The period between 2020 and 2030 is a critical decade in determining the trajectory towards net zero. The Intergovernmental Panel on Climate Change’s sixth assessment report has shown that, to limit global warming to 1.5 degrees Celsius, global greenhouse gas emissions must peak by 2025 and be reduced by 45% (relative to 2019 levels) by 2030. Central banks and financial institutions have a key role to play in the net zero transition.

For the next two years, through the work of four workstreams and two task forces, the Network for Greening the Financial System will step up its work on enhancing supervisory practices on climate risks. This will involve improving the design and analysis of climate scenarios, analysing the implications of climate change for monetary policy, providing guidance on central banks to transition towards net zero, studying nature-related financial risks and enhancing capacity building for NGFS members.

During a roundtable hosted by OMFIF’s Sustainable Policy Institute, Gek Choo Goh, executive director, banking department II, Monetary Authority of Singapore, discussed the NGFS microprudential and supervision workstream and how supervisory authorities can integrate environmental risk into their supervision work.

The former workstream chair spoke about the NGFS’ latest report ‘Capturing risk differentials from climate-related risks’, which explored potential credit risk differentials between green and non-green assets and activities. A key finding was that financial institutions’ approaches to classification remain varied, which hampers the accurate and consistent assessment of risk differentials. Further, these classification methods occur at the activity or asset level and therefore do not directly translate to potential green and non-green risk differentials at the counterparty level.

Goh shared that backward-looking data cannot fully account for the longer time horizon and the uncertain and non-linear nature of climate-related risks. This is seen particularly in transition risk as policy-makers, regulators and clients are expected to take accelerated steps towards their commitments in the next decade.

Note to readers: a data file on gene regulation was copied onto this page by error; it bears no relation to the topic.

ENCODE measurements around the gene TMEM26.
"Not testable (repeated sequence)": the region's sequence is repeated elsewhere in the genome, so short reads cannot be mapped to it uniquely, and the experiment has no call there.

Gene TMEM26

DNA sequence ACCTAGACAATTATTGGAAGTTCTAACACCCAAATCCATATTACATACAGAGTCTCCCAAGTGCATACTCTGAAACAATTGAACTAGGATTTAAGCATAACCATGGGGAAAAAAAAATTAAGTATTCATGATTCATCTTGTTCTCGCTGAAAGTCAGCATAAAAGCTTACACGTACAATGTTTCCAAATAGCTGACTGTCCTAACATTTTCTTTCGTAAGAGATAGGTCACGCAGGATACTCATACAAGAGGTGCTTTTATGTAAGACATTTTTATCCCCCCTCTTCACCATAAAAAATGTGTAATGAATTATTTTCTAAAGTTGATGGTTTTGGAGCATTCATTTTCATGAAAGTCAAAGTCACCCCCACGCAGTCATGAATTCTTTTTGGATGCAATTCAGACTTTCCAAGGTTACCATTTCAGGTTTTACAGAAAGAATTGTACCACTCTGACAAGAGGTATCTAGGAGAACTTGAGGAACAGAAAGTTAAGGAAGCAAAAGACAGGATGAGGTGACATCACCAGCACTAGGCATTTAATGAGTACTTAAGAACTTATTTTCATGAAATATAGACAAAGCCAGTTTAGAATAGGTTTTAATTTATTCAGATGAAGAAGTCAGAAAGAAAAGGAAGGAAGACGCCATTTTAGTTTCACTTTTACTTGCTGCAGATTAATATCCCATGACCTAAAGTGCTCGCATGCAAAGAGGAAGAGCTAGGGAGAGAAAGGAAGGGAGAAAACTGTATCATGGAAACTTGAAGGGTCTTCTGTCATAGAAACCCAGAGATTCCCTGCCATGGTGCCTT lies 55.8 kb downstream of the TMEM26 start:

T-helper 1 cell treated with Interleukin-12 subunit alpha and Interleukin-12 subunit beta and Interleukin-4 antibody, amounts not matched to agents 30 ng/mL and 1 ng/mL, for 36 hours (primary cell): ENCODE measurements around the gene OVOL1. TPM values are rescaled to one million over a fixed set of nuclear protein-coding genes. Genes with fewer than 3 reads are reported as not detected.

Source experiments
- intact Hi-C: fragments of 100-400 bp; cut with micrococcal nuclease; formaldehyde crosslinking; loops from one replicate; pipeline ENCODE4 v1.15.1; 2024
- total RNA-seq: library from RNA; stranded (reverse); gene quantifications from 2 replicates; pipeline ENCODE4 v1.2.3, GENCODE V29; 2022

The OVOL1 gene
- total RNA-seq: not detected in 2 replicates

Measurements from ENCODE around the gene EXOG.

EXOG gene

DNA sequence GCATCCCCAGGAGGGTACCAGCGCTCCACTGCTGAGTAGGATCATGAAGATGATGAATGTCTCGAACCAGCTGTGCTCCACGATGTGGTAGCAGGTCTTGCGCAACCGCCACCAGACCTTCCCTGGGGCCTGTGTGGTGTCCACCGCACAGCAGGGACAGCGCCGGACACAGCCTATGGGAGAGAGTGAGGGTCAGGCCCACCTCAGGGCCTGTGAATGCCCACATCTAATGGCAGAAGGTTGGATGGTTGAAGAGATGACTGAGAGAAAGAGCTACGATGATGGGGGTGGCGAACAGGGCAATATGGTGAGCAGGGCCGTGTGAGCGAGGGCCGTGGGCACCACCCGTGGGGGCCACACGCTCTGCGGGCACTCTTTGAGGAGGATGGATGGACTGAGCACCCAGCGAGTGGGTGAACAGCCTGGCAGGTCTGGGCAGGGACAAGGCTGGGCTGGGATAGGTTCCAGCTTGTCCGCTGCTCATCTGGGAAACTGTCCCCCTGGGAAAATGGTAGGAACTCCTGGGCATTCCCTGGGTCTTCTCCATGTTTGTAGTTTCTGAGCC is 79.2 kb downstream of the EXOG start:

The report has demonstrated a need to shift towards assessing vulnerabilities at the counterparty level in a forward-looking manner, with surveyed institutions increasingly assessing risk through qualitative and quantitative tools and methodologies (such as heat mapping, scoring, concentration analysis or sensitivity and scenario analysis) and moving away from classification of ‘greenness’ at the asset level. Credit rating agencies’ efforts will also help to advance this forward-looking approach as they improve the granularity and transparency of their methodologies to incorporate environmental, social and governance factors into credit ratings.

Goh noted that further work is necessary by supervisors to refine the use of forward-looking tools such as scenario analysis and stress testing in quantifying risks, as well as to examine the relevance of transition plans of green, transition-ready and transition-unprepared companies. More clarity on what a credible transition plan should look like is required, and the NGFS will be examining the role of supervisors through financial institutions’ transition plans. Given the importance of examining the counterparties’ transition readiness, policies to strengthen and make consistent corporate disclosures on emissions and forward-looking transition plans are therefore critical for the appropriate assessment and management of these climate-related risks by financial institutions.

Goh also spoke about the NGFS’ ‘Progress report on the guide for supervisors’ published in October 2021. The report showed progress has been made by NGFS members in integrating climate and environmental risks into their supervisory activities and in defining supervisory expectations for financial institutions.

One of the main observations of the report is that internal alignment in governance is key to the integration of climate and environmental risks into business as usual operations. This includes commitment from senior management and allocating adequate resources to ensure strategy translates into concrete actions. Another observation is the often-cited issue of data gaps and quality hindering development and alignment of risk assessment methodologies and metrics. Efforts are underway to address these issues, such as the International Sustainability Standards Board’s work on a global disclosure baseline standard.

Goh highlighted that scenario analysis will be an increasingly important tool for making sense of the deep uncertainties around climate change and risk assessment. In this regard, capacity building and developing the expertise of various stakeholders – including governments, regulators, financial institutions, large corporates and small- and medium-sized enterprises – is key to fostering a greater understanding of the potential scenarios and evolving robust risk management practices in the world’s transition to net zero.

Emma McGarthy is Head, and Katerina Atkins is Programme Coordinator, Sustainable Policy Institute, OMFIF.